It's been discovered that the force of sunlight on an asteroid can change its orbit, which is one reason why asteroids change direction and head for Earth. What we don't know is this: Will the increased solar activity on the sun right now have an increased effect on asteroids?
Eugenie Samuel Reich writes in New Scientist that astronomers have detected the influence of sunlight on asteroids for the first time, since it's very subtle. However, it's enough to coax them out of the Solar System's asteroid belt and into an orbit that can impact Earth.
Scientists know of five mass extinctions in the Earth's history, and the reasons for most of them remain mysterious. The one that occurred about 250 million years ago killed 90% of all species. Dinosaurs evolved afterwards, but were finally killed off 65 million years ago, after an asteroid impact. Now scientists say the extinction of 250 million years ago, which was the largest in Earth's history, was also caused by an asteroid.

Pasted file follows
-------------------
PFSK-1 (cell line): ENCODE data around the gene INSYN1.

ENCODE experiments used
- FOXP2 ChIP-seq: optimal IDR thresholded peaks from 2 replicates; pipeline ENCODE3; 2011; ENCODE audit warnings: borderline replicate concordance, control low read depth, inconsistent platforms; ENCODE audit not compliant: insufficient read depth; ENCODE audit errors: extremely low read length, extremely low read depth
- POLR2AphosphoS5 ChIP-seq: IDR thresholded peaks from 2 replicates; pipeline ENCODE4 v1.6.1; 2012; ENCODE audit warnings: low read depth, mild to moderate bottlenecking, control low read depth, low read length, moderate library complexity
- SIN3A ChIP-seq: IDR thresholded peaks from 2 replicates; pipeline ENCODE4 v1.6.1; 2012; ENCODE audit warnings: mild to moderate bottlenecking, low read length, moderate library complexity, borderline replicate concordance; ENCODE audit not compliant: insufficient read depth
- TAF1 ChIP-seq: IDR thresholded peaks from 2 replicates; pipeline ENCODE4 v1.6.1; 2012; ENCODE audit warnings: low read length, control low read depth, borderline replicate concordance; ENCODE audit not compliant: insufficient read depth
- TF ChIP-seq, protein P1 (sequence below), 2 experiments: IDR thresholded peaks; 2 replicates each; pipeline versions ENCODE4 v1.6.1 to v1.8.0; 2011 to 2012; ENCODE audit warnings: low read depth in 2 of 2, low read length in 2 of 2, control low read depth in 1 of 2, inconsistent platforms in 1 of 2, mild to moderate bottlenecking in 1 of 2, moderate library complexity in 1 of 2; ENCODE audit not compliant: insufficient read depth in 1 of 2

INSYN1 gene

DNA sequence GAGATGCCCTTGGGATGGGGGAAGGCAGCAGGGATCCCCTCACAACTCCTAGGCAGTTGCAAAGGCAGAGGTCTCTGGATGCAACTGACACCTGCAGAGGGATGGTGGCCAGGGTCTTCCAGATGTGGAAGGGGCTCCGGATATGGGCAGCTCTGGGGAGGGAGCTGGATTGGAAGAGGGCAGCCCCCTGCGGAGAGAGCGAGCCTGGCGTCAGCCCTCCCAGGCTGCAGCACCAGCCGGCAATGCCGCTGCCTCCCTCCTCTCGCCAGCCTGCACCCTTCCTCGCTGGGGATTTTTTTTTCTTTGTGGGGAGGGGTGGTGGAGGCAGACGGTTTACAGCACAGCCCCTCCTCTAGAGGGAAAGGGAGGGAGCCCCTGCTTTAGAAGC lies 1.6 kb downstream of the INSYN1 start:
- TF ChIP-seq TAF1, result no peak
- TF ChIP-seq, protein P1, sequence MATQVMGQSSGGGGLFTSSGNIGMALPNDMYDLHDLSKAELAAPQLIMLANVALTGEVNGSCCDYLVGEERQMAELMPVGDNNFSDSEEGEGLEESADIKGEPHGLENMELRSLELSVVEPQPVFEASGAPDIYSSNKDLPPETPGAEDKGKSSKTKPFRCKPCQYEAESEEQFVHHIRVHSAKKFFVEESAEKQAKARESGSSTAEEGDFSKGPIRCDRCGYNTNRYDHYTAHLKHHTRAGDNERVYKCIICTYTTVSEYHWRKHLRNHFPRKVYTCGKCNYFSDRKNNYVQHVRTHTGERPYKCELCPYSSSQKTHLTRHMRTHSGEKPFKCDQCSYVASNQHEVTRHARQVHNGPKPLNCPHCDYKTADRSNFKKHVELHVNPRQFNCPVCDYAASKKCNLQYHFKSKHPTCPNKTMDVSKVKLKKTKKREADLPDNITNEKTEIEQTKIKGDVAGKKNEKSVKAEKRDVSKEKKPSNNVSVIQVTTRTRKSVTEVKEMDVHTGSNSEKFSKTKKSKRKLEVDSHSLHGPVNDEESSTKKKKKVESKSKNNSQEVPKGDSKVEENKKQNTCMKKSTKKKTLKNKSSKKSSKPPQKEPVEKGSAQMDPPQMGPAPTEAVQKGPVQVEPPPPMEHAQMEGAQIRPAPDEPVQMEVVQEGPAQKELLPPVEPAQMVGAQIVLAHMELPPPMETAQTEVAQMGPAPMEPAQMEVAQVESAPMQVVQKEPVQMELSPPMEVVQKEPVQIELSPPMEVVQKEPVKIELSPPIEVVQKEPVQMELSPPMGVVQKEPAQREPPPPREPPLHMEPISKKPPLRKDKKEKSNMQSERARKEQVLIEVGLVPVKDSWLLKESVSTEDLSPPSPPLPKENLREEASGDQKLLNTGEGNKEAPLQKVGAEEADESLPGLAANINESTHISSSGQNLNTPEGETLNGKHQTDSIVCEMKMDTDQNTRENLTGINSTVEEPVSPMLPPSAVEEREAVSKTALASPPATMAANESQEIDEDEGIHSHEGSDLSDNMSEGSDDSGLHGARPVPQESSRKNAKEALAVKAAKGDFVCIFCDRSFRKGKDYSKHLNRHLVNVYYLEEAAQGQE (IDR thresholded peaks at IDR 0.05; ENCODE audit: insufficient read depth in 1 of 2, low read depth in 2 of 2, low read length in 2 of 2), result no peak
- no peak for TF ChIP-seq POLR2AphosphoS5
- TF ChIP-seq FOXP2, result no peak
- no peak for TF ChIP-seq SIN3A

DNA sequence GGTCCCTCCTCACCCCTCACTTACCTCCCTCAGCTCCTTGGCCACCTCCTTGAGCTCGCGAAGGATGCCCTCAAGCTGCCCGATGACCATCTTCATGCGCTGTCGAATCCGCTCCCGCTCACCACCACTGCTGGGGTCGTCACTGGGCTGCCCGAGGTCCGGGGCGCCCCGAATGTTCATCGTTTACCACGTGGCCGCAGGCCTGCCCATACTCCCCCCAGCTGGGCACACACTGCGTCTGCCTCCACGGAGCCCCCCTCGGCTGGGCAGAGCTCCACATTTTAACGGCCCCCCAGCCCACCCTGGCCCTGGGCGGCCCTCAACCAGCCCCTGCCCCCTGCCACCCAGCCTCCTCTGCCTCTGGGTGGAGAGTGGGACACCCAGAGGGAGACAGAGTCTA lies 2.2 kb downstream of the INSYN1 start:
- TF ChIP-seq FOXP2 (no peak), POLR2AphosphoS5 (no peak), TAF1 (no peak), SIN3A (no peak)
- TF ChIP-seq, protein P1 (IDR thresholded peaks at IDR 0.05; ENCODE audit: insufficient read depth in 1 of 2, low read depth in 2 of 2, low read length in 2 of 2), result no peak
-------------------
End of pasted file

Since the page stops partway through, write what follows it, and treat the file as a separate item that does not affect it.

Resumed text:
Researchers have concluded this from the discovery of rare mineral grains, that must have come from space, that have been found in ancient rocks in Antarctica. They've also found tiny capsules of helium and argon gases, which are commonly found in space, trapped inside rocks from this period.
Astronomers are calling for more funding to detect asteroids that may be heading our way. With the current solar activity, and our history of impacts, let's hope they get it.
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